America’s most elite colleges and universities really don’t want the public to take a peek behind the curtain and get a better understanding of who gets admitted and why. And it’s not for the reasons you might think.
The urban legend endures that any Latino or African-American who applies to one of these ultra-selective schools can write their own ticket. But the truth is, the people who get the lion’s share of those tickets, who issue the tickets, and who, in fact, run the ticket booth are white.
The real pigs at the trough are white people who have connections, make donations or otherwise encourage wealthy alumni boosters to send more checks. T’was always thus.
Dirty Secrets of College Admissions
A new study proves what the relatively few students of color who will ever have the chance to attend selective colleges and universities have long suspected: Despite what people call “imposter syndrome”—i.e., the insecurity that some Latinos and African Americans feel about whether they deserve the opportunities they’ve been afforded—they aren’t imposters at all. Far from it. Rather, they’re among the most deserving of admission.
The numbers show that, for the most part, students of color had to work harder in high school to get into these elite schools than white ones with hook-ups, deep pockets or alumni pedigrees.
Moreover, in many cases, this pattern will continue throughout their entire professional lives. Merit only gets you so far.
Just look at the experience of what might be called whites without privilege. Working-class whites who don’t have a foot in the door are being kept out of top schools not by Latinos and African Americans but by ruling class whites who are working an angle.
All this comes to light thanks to a lawsuit accusing Harvard of practicing discrimination in its undergraduate admissions process. In 2014, an organization calling itself Students for Fair Admissions and other plaintiffs filed a lawsuit against Harvard College in the U.S. District Court for the District of Massachusetts, claiming that the school discriminates against Asian American applicants by holding them to a higher standard than other applicants.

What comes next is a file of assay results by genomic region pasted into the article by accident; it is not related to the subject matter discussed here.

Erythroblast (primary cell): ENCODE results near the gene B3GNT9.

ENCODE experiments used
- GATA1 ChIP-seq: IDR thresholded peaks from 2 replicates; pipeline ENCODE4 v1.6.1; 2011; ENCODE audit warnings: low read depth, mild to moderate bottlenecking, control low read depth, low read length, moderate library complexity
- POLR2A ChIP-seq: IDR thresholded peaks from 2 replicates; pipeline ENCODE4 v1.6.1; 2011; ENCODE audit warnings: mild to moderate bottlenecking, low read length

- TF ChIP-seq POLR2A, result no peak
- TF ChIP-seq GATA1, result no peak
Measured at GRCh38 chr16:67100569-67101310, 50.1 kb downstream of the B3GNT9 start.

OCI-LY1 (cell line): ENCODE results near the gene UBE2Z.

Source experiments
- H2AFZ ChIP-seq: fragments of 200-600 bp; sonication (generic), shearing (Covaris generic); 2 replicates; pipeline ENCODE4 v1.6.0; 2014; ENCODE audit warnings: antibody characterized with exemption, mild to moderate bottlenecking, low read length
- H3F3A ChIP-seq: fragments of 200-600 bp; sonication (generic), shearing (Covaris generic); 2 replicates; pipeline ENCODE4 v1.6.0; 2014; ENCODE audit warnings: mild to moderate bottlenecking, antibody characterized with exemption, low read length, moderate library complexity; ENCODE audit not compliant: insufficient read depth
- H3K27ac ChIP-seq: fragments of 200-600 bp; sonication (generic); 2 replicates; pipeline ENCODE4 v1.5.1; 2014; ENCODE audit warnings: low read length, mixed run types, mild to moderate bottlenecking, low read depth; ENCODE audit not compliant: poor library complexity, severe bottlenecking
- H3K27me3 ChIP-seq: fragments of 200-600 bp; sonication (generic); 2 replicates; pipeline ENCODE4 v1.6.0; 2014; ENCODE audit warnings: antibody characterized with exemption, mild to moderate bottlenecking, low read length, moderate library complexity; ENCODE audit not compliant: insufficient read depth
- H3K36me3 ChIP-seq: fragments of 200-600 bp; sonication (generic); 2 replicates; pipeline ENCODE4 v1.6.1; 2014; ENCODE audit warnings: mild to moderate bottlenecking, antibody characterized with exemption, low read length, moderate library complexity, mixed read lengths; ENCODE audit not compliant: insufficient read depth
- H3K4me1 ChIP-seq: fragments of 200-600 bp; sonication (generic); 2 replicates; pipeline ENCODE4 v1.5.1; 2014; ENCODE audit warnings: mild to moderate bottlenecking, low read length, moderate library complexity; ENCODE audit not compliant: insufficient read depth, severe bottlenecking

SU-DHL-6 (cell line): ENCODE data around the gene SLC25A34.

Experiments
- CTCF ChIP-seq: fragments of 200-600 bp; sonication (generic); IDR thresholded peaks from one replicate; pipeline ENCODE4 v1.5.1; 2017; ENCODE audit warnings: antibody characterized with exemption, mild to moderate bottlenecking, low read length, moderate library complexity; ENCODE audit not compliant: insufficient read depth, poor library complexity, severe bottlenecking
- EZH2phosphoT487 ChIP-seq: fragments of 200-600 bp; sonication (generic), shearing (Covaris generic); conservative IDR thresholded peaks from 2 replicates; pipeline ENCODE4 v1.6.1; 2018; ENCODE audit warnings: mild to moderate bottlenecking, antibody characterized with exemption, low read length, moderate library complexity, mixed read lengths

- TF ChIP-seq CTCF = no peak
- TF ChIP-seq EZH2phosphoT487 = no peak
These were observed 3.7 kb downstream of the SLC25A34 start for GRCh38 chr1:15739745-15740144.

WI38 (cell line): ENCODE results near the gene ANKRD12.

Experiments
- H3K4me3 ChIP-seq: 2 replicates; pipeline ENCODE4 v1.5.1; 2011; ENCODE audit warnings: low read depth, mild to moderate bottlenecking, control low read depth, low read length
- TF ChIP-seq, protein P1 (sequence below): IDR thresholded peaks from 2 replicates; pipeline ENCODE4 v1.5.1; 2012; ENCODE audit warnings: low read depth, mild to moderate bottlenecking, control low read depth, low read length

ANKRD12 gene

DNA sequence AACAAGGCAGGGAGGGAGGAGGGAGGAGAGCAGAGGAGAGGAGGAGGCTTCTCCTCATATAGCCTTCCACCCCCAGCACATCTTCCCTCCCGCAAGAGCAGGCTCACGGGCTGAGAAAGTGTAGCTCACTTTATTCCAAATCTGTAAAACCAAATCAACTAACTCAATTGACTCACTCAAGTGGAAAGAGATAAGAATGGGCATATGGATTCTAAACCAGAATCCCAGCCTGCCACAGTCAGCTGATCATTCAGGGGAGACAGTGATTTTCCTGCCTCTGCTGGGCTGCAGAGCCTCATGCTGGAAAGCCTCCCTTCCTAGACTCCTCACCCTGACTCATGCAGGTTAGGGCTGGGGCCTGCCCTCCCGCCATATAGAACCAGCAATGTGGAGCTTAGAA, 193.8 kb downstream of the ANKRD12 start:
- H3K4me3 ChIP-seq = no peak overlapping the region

That’s been a hard case to make given that the college’s student body is now about 25% Asian. Both the District Court and the First Circuit of Appeals have rejected the claim, and now the plaintiffs want the Supreme Court to hear their appeal of the lower court’s rulings.
But the lawsuit itself isn’t what matters here. It’s the public documents that the lawsuit brought to light.
Researchers from Duke University, the University of Georgia, and the University of Oklahoma dove into those documents and analyzed something that looms large in the admissions process of elite schools yet is rarely talked about: admissions preferences for recruited athletes, legacies, those on the “dean’s interest list” (read: donors), and children of faculty and staff—a group collectively referred to by the unwieldy acronym of ALDC).
Using data from the Harvard lawsuit on 166,727 U.S. applicants to Harvard between 2009-2014, the professors did a good job of breaking down who has been getting in and why they’ve been getting in.
According to their findings, more than 43 percent of the white students admitted were ALDC. But the share for African Americans, Asian Americans, and Latinos was less than 16 percent. Furthermore, the research shows, roughly three-quarters of white ALDC admits would have been rejected if not for their ALDC status. Finally, eliminating preferences for athletes and legacies would make the pool of admitted students much less white.